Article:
What is Ethylene?

Ethylene title image

We’ve all at one point or another heard the idiom “One bad apple, ruins the bunch”, but not everyone knows that this particular saying is directly related to the effect that one overripe apple can have on the other apples, as it continues to emit ethylene into the surrounding atmosphere, accelerating the ripening and senescence of the entire bunch in the process.

So, what exactly is Ethylene and how is it being utilised to maximise the outgoings of fruits & vegetables across global supply chains?

What is Ethylene?

Ethylene is the most commercially produced organic compound in the world and is used in many industrial applications.

Colourless and flammable, Ethylene (C2H4) is a small hydrocarbon natural gas and a naturally occurring hormone produced by plant cells that aids in the ripening and ageing process of fresh produce. Fruits such as apples and pears emit a greater amount of ethylene gas, which as a result affects their ripening process. Other fruits, like cherries or blueberries, have very little ethylene production, therefore, it does not greatly impact the ripening process.

Due to ethylene biosynthesis being so important for the ripening of some fruits and vegetables, it is sometimes used by commercial agribusinesses to speed up the ripening process of crops.

What are its effects on Fruits and Vegetables?

While ethylene is invaluable due to its ability to initiate the ripening process in several fruits and vegetables, it can also be very harmful to many fruits, vegetables, flowers, and plants by accelerating the ageing process and decreasing the product quality and shelf life. The degree of damage depends upon the concentration of ethylene, length of exposure time, and product temperature.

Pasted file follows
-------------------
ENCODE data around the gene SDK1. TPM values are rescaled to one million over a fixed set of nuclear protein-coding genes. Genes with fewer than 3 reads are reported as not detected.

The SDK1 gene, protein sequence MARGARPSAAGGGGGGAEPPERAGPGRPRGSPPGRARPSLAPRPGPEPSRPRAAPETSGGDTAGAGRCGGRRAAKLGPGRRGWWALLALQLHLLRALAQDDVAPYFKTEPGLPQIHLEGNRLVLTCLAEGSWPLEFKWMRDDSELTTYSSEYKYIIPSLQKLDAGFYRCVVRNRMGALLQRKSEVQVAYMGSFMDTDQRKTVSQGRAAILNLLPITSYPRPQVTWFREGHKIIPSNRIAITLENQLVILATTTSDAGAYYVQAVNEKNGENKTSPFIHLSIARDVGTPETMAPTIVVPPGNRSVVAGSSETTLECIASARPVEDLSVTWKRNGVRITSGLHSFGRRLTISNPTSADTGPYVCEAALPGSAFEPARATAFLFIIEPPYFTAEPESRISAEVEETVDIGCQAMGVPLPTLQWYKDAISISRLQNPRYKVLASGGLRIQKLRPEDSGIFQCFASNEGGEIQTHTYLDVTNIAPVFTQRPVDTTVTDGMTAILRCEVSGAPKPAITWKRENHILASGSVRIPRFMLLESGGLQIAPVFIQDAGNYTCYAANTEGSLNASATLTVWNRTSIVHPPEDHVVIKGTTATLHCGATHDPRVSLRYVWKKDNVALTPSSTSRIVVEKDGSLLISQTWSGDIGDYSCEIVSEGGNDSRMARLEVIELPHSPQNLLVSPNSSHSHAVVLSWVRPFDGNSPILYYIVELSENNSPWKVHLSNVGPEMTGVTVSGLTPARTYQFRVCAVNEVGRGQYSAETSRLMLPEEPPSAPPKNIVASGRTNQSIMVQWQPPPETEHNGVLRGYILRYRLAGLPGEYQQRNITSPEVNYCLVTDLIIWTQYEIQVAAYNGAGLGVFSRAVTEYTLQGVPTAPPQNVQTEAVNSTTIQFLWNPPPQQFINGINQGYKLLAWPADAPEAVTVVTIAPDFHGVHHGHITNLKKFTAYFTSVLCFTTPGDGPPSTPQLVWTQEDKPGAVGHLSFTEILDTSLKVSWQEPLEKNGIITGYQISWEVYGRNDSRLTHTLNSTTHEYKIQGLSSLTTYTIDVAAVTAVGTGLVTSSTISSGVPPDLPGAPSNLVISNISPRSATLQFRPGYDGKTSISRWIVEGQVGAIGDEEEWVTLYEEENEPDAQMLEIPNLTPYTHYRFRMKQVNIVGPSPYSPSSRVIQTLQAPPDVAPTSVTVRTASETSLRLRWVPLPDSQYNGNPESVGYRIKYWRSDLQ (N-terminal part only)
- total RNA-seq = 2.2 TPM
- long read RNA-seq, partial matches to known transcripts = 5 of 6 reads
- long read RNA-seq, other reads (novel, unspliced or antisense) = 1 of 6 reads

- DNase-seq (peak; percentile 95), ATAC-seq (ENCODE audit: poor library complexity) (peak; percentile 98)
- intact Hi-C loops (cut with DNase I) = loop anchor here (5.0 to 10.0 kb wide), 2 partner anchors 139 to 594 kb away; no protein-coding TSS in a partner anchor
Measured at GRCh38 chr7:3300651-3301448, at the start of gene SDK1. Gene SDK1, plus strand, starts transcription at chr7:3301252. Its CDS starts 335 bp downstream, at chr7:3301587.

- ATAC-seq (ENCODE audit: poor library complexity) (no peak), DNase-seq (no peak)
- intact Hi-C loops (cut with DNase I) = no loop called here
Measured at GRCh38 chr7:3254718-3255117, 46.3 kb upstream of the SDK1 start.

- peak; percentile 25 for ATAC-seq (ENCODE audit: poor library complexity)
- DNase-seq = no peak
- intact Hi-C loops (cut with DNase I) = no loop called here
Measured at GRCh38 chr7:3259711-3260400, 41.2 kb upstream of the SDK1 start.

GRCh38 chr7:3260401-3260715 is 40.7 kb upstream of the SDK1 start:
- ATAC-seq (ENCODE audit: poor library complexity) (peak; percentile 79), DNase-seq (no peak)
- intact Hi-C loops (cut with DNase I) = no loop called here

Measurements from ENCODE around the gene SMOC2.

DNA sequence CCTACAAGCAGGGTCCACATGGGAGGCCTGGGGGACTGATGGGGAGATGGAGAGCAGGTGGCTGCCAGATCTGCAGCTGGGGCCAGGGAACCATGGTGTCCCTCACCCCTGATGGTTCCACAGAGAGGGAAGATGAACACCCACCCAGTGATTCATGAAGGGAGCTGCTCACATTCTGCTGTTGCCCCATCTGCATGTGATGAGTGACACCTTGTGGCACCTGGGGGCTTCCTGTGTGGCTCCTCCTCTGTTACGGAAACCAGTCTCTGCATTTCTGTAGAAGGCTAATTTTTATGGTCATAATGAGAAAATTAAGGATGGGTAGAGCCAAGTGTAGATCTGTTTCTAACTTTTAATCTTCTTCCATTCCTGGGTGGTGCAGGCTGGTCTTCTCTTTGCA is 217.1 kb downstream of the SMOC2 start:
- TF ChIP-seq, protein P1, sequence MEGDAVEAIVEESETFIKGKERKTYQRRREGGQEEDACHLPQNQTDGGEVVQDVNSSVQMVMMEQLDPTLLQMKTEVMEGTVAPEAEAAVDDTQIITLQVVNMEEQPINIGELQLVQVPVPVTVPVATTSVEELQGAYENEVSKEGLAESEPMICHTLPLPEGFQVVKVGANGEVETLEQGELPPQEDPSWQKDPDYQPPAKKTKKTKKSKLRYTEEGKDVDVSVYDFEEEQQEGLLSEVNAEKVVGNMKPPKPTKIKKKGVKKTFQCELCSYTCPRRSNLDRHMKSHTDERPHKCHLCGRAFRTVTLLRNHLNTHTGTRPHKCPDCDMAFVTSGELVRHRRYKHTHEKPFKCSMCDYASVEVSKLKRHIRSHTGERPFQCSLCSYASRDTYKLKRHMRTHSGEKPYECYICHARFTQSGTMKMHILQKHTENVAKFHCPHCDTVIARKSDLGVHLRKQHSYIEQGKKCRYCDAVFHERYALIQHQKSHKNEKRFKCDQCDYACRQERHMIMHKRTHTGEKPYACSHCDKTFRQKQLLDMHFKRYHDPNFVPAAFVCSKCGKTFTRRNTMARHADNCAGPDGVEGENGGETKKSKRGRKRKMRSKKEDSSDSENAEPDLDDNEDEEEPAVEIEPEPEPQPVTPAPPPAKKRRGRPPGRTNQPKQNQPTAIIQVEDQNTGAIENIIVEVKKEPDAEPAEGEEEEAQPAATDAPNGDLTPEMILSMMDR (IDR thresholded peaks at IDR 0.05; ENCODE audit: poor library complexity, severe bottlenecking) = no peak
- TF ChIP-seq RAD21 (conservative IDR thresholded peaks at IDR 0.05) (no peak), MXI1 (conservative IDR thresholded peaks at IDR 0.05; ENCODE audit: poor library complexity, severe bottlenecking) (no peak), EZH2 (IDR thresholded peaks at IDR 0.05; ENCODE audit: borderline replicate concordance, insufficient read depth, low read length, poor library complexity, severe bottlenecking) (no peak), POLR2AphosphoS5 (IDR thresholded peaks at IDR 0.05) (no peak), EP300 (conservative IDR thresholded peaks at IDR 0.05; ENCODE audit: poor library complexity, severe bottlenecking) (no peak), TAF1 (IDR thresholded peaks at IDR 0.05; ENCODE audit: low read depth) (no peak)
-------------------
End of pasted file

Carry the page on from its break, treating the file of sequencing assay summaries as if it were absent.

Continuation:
Fruits and vegetables play a vital role in human nutrition. One of the few factors that influence their economic value is the relatively short ripening period and reduced postharvest life they often have. Over-ripening of fruits and vegetables leads to excessive softening which results in spoilage and damage during shipping and handling. 

Slowing the process of ripening and quality decline extends the storage and shelf life of fresh fruits and vegetables. Monitoring the shelf life of fresh produce not only helps the grower to save on postharvest losses but consumers also benefit in terms of retained fresh­ness over longer periods, resulting in value addition to the fruits and vegetables.

Understanding the fundamental relationship between ethylene and fruit respiration rates during ripening is necessary in order to manage the harvesting, storage and distribution processes. 

When the chemical is exposed to fresh produce, it latches on to their ethylene receptors and stimulates the maturing stages of the produce. The chemical reaction within fruits and vegetables then brings forth the development of flavours, vitamins, firmness, aroma, texture, and colour in the produce. However, too much Ethylene exposure before shipments meet their required timelines and destinations, can lead to overripeness, a decline in product quality and an increase in Volatile Organic Compounds (VOCs) throughout the stock.